Duckworth continued: "The only question facing the USPS Board of Governors right now is whether PMG DeJoy is the best individual to lead the Postal Service moving forward. Based on the PMG's performance to date, the answer is clear: no. Failure to remove PMG DeJoy will confirm my worst fears about each member of this Board of Governors. Namely, that you are unwilling to admit error and thus incapable of fixing a grave mistake."

The opening section of the new strategy document was co-authored by Ron Bloom, the Democratic chairman of the USPS Board of Governors, which suggests that the postal board backs the proposed changes even though they could worsen nationwide mail slowdowns caused by the operational overhaul DeJoy imposed last year as the coronavirus pandemic increased the demand for mail-in ballots.

Soon after the DEJOY ACT was introduced on Friday, Sen. Bernie Sanders (I-Vt.) tweeted: "No. We will not allow Trump's handpicked Postmaster General Louis DeJoy to slow down mail delivery, cut hours at post offices, and sabotage the Postal Service. We will expand and strengthen it. It is way past time to fire Mr. DeJoy."

Journalist and author John Nichols warned earlier this week in The Nation that "if President Biden does not take the necessary steps to begin the process of removing DeJoy from his position, the postmaster general's austerity agenda threatens to ruin the USPS at a point in its 246-year history when the service is every bit as essential as it has ever been."

Because President Joe Biden does not have the authority to remove DeJoy himself, dozens of House Democrats are urging Biden to immediately terminate all six sitting members of the postal board and quickly replace them with officials willing to fire the postmaster general and protect the USPS as a vital public good.

Although the president has the power to remove members of the postal board "for cause," he has thus far declined to take such a sweeping step, opting instead to nominate officials to fill the board's three existing vacancies. If Biden's nominees are confirmed by the Senate, Democrats on the board could have the votes needed to oust DeJoy and save the USPS.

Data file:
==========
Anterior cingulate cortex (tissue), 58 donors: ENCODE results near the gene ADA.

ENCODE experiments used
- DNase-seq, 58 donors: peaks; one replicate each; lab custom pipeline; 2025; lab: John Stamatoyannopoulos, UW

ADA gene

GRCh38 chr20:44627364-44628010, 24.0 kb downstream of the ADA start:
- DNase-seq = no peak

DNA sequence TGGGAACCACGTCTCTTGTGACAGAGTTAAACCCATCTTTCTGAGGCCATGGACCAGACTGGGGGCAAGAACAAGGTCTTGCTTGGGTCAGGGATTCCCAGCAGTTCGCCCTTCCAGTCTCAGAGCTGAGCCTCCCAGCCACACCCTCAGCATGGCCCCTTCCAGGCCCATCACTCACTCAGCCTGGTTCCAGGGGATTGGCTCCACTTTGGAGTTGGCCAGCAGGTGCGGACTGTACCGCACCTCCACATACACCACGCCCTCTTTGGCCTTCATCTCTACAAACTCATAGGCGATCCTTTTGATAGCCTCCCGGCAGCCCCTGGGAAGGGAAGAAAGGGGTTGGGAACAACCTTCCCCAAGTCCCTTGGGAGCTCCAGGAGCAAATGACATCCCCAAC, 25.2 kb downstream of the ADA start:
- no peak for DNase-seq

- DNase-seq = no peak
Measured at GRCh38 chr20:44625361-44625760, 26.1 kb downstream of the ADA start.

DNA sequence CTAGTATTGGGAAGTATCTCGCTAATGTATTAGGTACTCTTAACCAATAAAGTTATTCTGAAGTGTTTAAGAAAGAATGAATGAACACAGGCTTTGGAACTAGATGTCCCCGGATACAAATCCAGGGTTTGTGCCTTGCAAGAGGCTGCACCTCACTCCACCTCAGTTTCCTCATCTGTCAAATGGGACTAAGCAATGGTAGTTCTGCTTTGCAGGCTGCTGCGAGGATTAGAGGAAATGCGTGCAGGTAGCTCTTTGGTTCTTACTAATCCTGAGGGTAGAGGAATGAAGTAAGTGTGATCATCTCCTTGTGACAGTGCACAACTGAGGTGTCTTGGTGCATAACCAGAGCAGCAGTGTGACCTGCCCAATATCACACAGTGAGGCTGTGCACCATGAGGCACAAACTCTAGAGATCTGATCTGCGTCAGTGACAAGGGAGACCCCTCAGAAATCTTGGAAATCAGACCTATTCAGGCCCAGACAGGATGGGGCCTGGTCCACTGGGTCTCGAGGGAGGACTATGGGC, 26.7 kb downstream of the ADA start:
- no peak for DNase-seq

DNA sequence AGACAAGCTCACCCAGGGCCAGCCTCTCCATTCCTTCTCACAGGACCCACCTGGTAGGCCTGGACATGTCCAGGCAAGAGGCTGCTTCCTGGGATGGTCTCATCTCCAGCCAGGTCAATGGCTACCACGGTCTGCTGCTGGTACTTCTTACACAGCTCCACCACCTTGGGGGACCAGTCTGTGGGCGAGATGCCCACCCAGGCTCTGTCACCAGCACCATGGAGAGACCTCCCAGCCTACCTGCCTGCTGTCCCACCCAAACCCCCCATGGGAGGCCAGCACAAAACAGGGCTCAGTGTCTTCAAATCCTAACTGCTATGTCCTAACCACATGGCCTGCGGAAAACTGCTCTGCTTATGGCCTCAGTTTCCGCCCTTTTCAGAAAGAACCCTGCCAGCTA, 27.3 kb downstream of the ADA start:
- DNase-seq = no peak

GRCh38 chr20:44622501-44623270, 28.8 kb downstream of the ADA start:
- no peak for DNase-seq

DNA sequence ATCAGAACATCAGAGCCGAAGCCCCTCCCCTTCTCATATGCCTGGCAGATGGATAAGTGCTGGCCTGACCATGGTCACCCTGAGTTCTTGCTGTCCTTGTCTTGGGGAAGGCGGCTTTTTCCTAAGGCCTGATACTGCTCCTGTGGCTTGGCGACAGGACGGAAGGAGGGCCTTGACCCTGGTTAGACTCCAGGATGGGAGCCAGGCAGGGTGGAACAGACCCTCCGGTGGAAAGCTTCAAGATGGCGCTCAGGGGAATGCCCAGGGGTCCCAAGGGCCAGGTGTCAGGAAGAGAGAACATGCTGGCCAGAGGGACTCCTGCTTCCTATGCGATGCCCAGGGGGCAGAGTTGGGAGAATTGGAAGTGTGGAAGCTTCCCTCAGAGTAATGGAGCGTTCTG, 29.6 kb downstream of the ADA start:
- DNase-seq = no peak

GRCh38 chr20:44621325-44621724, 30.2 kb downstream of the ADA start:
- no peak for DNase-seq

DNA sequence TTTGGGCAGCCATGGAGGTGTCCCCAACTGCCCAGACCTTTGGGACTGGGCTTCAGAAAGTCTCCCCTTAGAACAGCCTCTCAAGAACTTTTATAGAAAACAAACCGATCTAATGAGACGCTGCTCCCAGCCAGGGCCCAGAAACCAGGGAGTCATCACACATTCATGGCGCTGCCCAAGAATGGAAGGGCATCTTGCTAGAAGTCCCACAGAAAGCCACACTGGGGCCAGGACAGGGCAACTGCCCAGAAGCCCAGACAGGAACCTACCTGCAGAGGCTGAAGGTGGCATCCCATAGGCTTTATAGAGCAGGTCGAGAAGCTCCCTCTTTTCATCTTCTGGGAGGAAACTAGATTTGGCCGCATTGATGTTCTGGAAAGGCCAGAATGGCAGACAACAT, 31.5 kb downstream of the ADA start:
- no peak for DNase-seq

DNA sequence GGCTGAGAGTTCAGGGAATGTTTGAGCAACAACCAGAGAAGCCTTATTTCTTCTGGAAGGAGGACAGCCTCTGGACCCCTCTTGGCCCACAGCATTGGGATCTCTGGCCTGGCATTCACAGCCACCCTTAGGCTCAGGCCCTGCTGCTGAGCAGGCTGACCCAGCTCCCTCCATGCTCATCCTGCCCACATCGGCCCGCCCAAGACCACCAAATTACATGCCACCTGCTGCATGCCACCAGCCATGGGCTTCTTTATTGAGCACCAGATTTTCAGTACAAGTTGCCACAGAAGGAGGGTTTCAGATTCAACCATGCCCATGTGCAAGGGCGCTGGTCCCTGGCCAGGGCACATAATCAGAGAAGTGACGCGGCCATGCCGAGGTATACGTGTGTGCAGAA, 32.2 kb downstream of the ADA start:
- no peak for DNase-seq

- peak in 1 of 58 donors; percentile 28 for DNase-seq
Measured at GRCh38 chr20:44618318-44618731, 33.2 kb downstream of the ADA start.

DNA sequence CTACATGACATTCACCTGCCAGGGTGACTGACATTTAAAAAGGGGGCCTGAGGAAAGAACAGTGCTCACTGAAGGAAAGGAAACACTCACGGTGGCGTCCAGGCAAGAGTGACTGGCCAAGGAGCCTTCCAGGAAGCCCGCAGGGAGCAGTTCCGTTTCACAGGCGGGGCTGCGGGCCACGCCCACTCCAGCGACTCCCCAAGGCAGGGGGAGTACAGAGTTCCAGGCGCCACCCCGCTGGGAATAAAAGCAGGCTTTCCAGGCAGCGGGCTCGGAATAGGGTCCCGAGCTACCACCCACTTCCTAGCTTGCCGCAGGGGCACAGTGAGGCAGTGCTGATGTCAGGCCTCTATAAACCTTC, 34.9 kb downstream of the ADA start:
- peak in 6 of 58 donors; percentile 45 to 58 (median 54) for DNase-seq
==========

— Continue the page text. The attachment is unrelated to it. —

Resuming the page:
Critics say that time-consuming option is not good enough. Earlier this week, Rep. Bill Pascrell, Jr. (D-N.J.)—who in January became the first member of Congress to call on Biden to replace every sitting member of the postal board with officials who support removing the postmaster general—criticized the postal board "for their silence and complicity" and reiterated that Biden must fire every member, which would make it possible to get rid of DeJoy "before he destroys the entire USPS for good."

"The board has remained silent in the face of catastrophic and unacceptable failures at a moment when the American people are relying on the Postal Service the most," more than 50 House Democrats wrote in a letter to Biden last week. "It is time to remove all governors and start over with a board vested with the expertise and acumen this nation needs in its Postal Service leadership."

As journalist Mindy Isser pointed out Friday in Jacobin, "The post office has been under attack for decades, with Republicans and centrist Democrats repeatedly trying to make the public service function like a private business. But DeJoy's leadership could be the nail in the coffin, if Joe Biden doesn't act swiftly."

"The only way to begin to defend the post office," she added, "is to fire DeJoy."